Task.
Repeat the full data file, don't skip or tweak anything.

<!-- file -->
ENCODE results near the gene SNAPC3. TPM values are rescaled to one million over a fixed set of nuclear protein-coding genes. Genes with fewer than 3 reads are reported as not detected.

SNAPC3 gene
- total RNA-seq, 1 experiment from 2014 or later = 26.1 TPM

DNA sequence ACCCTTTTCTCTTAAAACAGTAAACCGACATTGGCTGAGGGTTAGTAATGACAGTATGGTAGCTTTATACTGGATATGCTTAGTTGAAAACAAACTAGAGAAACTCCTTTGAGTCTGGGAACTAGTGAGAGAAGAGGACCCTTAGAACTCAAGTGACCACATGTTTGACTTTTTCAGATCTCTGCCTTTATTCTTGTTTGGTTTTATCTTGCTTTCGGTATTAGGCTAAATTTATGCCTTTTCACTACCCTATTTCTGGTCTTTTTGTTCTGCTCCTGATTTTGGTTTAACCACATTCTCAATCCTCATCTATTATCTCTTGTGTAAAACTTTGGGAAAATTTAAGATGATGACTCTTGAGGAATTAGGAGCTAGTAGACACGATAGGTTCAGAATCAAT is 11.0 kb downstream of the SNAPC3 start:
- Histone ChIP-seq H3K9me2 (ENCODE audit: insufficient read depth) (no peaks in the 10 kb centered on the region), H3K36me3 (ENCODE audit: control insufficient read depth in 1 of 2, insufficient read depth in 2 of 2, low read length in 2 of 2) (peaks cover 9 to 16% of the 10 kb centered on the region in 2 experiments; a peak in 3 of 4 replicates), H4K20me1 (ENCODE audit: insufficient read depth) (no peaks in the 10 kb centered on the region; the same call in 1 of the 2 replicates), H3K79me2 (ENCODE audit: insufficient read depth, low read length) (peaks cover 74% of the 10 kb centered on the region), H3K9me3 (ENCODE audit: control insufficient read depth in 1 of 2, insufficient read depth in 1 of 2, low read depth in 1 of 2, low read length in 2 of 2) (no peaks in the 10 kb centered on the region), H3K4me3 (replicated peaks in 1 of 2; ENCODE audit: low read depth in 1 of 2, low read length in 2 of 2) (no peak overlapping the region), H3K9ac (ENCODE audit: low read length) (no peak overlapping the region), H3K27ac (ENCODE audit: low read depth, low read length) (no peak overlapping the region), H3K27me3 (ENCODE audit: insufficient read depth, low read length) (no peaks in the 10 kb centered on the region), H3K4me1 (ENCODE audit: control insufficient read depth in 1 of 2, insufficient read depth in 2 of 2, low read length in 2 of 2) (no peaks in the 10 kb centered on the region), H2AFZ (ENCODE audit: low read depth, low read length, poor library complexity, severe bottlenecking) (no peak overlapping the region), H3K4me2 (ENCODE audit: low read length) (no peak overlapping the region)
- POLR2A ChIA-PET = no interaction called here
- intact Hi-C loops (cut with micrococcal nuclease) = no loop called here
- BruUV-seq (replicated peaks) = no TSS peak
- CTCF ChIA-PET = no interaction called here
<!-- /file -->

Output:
ENCODE results near the gene SNAPC3. TPM values are rescaled to one million over a fixed set of nuclear protein-coding genes. Genes with fewer than 3 reads are reported as not detected.

SNAPC3 gene
- total RNA-seq, 1 experiment from 2014 or later = 26.1 TPM

DNA sequence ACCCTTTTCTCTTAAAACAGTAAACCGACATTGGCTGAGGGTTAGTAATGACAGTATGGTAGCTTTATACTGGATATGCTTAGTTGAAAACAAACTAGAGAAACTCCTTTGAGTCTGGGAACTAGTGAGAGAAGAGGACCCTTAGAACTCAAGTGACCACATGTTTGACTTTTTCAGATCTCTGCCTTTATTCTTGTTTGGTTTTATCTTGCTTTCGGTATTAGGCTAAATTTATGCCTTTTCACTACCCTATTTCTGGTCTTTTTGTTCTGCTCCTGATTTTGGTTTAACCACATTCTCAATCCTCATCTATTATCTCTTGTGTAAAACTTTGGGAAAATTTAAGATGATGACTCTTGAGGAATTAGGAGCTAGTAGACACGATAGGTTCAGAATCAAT is 11.0 kb downstream of the SNAPC3 start:
- Histone ChIP-seq H3K9me2 (ENCODE audit: insufficient read depth) (no peaks in the 10 kb centered on the region), H3K36me3 (ENCODE audit: control insufficient read depth in 1 of 2, insufficient read depth in 2 of 2, low read length in 2 of 2) (peaks cover 9 to 16% of the 10 kb centered on the region in 2 experiments; a peak in 3 of 4 replicates), H4K20me1 (ENCODE audit: insufficient read depth) (no peaks in the 10 kb centered on the region; the same call in 1 of the 2 replicates), H3K79me2 (ENCODE audit: insufficient read depth, low read length) (peaks cover 74% of the 10 kb centered on the region), H3K9me3 (ENCODE audit: control insufficient read depth in 1 of 2, insufficient read depth in 1 of 2, low read depth in 1 of 2, low read length in 2 of 2) (no peaks in the 10 kb centered on the region), H3K4me3 (replicated peaks in 1 of 2; ENCODE audit: low read depth in 1 of 2, low read length in 2 of 2) (no peak overlapping the region), H3K9ac (ENCODE audit: low read length) (no peak overlapping the region), H3K27ac (ENCODE audit: low read depth, low read length) (no peak overlapping the region), H3K27me3 (ENCODE audit: insufficient read depth, low read length) (no peaks in the 10 kb centered on the region), H3K4me1 (ENCODE audit: control insufficient read depth in 1 of 2, insufficient read depth in 2 of 2, low read length in 2 of 2) (no peaks in the 10 kb centered on the region), H2AFZ (ENCODE audit: low read depth, low read length, poor library complexity, severe bottlenecking) (no peak overlapping the region), H3K4me2 (ENCODE audit: low read length) (no peak overlapping the region)
- POLR2A ChIA-PET = no interaction called here
- intact Hi-C loops (cut with micrococcal nuclease) = no loop called here
- BruUV-seq (replicated peaks) = no TSS peak
- CTCF ChIA-PET = no interaction called here